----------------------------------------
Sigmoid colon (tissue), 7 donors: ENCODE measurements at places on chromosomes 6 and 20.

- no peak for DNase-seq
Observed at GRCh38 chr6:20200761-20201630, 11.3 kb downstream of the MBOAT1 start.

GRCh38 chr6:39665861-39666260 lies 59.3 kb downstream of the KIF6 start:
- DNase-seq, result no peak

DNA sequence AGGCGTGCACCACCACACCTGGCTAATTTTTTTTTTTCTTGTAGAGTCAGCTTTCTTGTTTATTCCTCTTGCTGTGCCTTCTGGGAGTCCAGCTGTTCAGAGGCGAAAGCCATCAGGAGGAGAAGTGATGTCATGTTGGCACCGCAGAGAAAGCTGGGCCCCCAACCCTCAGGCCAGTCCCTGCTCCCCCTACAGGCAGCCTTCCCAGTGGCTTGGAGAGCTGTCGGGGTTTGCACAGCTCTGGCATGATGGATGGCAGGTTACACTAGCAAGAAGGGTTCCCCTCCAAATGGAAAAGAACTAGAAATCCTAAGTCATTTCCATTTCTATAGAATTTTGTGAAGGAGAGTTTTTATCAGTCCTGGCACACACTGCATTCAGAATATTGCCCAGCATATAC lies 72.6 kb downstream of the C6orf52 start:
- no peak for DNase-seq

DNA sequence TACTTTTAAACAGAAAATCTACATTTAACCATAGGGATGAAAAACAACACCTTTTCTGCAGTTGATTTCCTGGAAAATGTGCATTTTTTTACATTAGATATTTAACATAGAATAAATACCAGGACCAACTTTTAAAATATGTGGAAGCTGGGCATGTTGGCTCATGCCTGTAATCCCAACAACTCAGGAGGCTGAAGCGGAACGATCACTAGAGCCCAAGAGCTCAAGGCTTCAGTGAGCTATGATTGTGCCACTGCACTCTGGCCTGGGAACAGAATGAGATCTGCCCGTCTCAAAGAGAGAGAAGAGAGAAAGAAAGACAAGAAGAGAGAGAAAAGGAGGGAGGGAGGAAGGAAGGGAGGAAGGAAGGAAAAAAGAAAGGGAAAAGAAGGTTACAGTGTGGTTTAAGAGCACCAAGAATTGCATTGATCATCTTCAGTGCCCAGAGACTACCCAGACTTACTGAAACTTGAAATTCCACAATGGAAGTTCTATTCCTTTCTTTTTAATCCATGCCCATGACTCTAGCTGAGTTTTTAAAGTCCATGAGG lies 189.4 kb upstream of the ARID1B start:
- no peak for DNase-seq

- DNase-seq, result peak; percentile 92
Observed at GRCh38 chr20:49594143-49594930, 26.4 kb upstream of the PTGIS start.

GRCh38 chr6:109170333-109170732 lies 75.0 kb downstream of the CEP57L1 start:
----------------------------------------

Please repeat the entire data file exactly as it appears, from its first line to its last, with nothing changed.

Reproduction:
Sigmoid colon (tissue), 7 donors: ENCODE measurements at places on chromosomes 6 and 20.

- no peak for DNase-seq
Observed at GRCh38 chr6:20200761-20201630, 11.3 kb downstream of the MBOAT1 start.

GRCh38 chr6:39665861-39666260 lies 59.3 kb downstream of the KIF6 start:
- DNase-seq, result no peak

DNA sequence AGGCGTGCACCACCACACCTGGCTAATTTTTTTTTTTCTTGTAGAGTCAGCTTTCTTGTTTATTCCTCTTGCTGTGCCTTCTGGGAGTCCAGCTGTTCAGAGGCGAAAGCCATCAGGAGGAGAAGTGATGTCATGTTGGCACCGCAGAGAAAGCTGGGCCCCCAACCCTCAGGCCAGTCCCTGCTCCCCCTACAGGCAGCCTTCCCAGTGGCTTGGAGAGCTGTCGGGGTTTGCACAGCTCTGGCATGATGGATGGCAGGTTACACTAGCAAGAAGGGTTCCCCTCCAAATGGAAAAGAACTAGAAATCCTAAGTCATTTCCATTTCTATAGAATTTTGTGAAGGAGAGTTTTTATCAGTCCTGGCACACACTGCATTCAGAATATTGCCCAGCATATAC lies 72.6 kb downstream of the C6orf52 start:
- no peak for DNase-seq

DNA sequence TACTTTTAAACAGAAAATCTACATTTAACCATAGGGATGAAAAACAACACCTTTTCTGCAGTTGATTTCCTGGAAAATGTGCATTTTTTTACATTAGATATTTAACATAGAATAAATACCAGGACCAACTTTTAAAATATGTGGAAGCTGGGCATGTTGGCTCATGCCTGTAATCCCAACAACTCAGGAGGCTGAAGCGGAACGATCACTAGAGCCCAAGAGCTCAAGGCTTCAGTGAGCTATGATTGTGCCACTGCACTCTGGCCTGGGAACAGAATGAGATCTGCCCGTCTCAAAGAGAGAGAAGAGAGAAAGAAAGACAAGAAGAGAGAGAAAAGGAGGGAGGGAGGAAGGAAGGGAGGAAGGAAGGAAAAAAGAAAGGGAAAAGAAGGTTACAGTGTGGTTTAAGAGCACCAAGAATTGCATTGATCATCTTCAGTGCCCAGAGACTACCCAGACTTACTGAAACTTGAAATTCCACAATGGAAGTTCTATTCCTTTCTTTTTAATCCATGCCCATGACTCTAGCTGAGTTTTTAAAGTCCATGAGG lies 189.4 kb upstream of the ARID1B start:
- no peak for DNase-seq

- DNase-seq, result peak; percentile 92
Observed at GRCh38 chr20:49594143-49594930, 26.4 kb upstream of the PTGIS start.

GRCh38 chr6:109170333-109170732 lies 75.0 kb downstream of the CEP57L1 start: